Category: Press Releases

Gifts Of HopeCHICAGO – Coinciding with Mother’s Day on May 8 and the Mexican community’s celebration of Mother’s Day on May 10, State Senator Cristina Pacione-Zayas attended the Israel Gifts of Hope gathering with mothers who have lost children to gun violence.

“The Israel Gifts of Hope gathering exemplified the message of ‘Hope, Love and Peace’ by providing families and friends a space to grieve and commemorate their lost loved ones,” said Pacione-Zayas (D-Chicago). “Mother’s Day can be a difficult time for many, and I was honored to take part in this day with people fighting to make a difference in the lives of families.”

Israel Gifts of Hope Foundation was founded by the parents and siblings of Israel Aragon Jr. after he was tragically killed due to gun violence. The foundation works to support the family and friends of victims of violence in Chicago communities by bringing together people who have gone through similar situations to spread awareness and give hope to those who have suffered loss.Gifts Of Hope2

The gathering was held on May 7 in Drake Gardens, a community garden in the Albany Park neighborhood of Chicago. Alderwoman Rossana Rodriguez also co-sponsored the event. 

“Violence in our communities leaves a hole in the lives of the families and loved ones of victims,” Pacione-Zayas said. “Truly addressing the root causes of violence means investing in our communities. Public safety means making sure every person has access to quality education, safe water, healthy food, and other resources necessary to support them from the time they are born onward.”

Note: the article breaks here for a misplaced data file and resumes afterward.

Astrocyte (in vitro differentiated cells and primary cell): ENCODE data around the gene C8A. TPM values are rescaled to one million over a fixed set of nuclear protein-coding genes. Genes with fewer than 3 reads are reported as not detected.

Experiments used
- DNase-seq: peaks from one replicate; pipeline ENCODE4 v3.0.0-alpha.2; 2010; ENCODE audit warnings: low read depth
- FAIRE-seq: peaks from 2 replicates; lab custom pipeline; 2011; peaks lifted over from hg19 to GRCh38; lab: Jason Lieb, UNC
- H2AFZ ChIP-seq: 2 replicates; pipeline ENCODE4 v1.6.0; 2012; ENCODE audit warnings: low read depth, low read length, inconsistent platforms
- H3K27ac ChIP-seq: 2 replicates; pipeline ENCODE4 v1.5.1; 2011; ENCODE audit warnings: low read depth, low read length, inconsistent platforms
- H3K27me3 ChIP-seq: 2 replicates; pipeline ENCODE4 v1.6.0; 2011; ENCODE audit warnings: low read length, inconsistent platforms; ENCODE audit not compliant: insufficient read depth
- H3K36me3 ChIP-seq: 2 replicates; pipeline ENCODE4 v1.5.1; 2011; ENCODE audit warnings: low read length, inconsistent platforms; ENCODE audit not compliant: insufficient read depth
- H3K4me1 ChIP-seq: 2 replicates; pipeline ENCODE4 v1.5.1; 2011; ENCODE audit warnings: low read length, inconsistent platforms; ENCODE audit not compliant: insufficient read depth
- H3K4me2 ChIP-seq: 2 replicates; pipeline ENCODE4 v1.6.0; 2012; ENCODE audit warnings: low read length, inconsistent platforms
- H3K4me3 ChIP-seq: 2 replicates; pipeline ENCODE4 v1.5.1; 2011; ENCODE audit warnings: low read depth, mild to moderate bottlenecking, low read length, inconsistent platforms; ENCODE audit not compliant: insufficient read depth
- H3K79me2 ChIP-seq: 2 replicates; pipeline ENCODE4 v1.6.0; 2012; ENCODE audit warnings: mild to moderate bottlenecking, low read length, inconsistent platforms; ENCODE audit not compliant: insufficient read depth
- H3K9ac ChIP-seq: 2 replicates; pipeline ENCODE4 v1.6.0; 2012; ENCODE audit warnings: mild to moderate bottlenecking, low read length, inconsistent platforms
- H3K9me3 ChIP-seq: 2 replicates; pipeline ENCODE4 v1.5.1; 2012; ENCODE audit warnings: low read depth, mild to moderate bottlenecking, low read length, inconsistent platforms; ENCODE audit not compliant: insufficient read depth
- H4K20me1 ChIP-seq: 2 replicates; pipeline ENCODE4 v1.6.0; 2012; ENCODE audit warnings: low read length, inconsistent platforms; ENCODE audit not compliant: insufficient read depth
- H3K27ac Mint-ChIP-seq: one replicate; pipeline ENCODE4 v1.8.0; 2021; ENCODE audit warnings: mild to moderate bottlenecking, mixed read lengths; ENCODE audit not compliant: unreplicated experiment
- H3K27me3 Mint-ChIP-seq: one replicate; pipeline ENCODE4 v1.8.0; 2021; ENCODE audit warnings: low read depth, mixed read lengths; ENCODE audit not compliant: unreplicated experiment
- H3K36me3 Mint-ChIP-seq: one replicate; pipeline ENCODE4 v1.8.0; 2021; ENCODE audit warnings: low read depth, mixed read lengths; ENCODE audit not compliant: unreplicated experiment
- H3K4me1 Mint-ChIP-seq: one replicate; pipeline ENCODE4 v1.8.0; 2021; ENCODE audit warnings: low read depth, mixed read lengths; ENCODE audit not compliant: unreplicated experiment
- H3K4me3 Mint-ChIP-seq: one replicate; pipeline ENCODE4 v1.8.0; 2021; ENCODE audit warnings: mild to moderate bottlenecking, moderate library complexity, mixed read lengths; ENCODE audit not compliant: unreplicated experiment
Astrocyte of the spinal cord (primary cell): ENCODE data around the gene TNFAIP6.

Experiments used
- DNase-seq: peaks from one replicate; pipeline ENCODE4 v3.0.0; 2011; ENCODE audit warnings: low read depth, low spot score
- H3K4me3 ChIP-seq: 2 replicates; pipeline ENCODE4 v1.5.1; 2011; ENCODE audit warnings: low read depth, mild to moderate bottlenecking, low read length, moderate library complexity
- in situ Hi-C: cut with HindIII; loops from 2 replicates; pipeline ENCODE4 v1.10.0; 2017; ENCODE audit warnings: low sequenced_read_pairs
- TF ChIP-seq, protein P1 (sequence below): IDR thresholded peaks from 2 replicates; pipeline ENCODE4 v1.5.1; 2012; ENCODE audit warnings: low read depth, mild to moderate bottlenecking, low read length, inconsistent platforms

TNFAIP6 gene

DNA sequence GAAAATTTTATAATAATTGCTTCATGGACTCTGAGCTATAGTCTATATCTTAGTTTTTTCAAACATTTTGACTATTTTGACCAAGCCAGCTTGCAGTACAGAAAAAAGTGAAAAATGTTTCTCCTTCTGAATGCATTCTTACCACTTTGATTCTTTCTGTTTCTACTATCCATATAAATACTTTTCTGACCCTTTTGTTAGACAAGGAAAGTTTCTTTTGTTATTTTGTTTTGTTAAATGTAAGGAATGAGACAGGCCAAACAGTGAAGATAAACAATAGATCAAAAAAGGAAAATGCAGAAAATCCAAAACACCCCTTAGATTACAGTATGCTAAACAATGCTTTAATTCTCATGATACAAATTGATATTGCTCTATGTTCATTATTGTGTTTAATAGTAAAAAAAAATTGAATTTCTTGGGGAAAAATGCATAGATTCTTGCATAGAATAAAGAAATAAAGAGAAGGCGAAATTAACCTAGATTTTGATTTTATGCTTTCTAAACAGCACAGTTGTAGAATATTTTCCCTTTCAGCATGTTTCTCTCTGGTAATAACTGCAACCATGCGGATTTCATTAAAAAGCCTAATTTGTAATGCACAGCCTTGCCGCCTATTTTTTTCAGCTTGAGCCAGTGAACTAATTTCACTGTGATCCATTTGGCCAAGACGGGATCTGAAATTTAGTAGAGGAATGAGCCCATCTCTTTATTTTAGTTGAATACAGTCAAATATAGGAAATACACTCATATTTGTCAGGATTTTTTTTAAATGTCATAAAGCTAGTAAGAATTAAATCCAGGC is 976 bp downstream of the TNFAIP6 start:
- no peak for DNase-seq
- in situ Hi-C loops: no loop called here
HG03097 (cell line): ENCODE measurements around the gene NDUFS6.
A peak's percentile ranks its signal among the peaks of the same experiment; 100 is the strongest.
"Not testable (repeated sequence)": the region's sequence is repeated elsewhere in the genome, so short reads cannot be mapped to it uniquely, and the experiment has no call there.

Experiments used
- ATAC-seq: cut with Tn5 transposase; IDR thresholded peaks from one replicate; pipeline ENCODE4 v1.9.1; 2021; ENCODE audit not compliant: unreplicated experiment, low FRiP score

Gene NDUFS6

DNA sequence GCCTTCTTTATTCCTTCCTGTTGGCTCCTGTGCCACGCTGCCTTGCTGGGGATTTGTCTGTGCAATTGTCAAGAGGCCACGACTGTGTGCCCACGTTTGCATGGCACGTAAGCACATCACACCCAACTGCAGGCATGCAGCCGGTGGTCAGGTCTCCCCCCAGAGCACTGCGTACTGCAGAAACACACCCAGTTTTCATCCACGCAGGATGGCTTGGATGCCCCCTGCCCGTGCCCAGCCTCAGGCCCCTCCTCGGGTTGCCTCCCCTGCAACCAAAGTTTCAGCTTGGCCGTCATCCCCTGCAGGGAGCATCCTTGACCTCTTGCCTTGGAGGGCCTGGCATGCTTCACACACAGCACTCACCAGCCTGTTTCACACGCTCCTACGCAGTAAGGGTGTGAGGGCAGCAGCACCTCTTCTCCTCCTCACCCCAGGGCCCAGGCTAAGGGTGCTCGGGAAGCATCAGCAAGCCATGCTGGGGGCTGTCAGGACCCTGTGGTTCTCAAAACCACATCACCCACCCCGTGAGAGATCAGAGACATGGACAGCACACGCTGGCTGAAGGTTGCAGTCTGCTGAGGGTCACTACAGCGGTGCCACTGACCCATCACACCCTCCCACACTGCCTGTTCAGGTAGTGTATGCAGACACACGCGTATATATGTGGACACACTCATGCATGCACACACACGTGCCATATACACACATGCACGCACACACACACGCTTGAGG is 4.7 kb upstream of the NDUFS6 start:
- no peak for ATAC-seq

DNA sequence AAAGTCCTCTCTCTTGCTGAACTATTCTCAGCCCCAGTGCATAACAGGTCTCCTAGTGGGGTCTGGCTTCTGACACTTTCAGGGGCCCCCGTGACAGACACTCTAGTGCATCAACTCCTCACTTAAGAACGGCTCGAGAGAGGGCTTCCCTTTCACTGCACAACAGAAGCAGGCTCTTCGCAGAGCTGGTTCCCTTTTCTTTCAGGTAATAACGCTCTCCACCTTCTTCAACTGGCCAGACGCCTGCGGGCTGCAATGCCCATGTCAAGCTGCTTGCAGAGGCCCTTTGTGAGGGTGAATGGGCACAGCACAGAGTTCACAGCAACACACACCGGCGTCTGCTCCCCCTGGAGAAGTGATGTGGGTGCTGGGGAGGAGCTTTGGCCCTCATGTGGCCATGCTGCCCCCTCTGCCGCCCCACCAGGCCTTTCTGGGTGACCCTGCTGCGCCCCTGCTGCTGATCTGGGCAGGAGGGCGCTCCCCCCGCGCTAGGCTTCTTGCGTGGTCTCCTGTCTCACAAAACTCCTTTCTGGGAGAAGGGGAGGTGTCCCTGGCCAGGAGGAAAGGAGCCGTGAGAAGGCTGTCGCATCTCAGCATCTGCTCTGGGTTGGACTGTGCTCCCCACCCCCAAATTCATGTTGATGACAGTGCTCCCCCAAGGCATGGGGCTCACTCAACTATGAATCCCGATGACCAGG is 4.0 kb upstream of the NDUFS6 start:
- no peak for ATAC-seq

The Fiscal Year 2023 budget included increases in funding for various community-based programs including after school programing for teens, early childhood education and job training opportunities. Additionally, a law creating a Crime Reduction Task Force was recently signed.

Gifts Of Hope3For more information on the Israel Gifts of Hope Foundation and additional violence prevention and response services, visit here.

Category: Press Releases

040722HAO00427CHICAGO – Thanks to a new law supported by State Senator Cristina Pacione-Zayas, Illinois will take a hard look at addressing rising rates of crime in the state.

“The root causes of violence do not have just one fix,” said Pacione-Zayas (D-Chicago). “Having a diverse set of participants, including justice-involved members of the public, people from civil liberties and domestic violence prevention organizations and more will give survivors of violence a true seat at the table in addressing violence in our communities.”

The Crime Reduction Task Force will be made up of a bipartisan group of senators and representatives, alongside law enforcement, advocates, legal and criminal justice professionals and survivors tasked with exploring ways to reduce crime in Illinois and presenting a report to the General Assembly and governor with their findings.

Additionally, the new law signed Tuesday will create a Violent Crime Witness Protection Fund to give greater protections to victims and witnesses of crime. It will also create the Co-Responder Pilot Program in multiple downstate and suburban cities to prioritize crisis intervention, trauma-centered support and case management when it comes to preventing crimes.

“Everyone in every zip code should feel comfortable being able to walk down the street,” said State Senator Robert Peters (D-Chicago), sponsor of the new law. “No matter where you are, who you are or where you live, you should deserve to feel comfortable and safe. This measure does that by expanding witness protection and by incorporating the voices and needs of stakeholders and survivors.”

The task force’s recommendations will be presented to the General Assembly and the governor by March of 2024. The law goes into effect immediately.

Category: Press Releases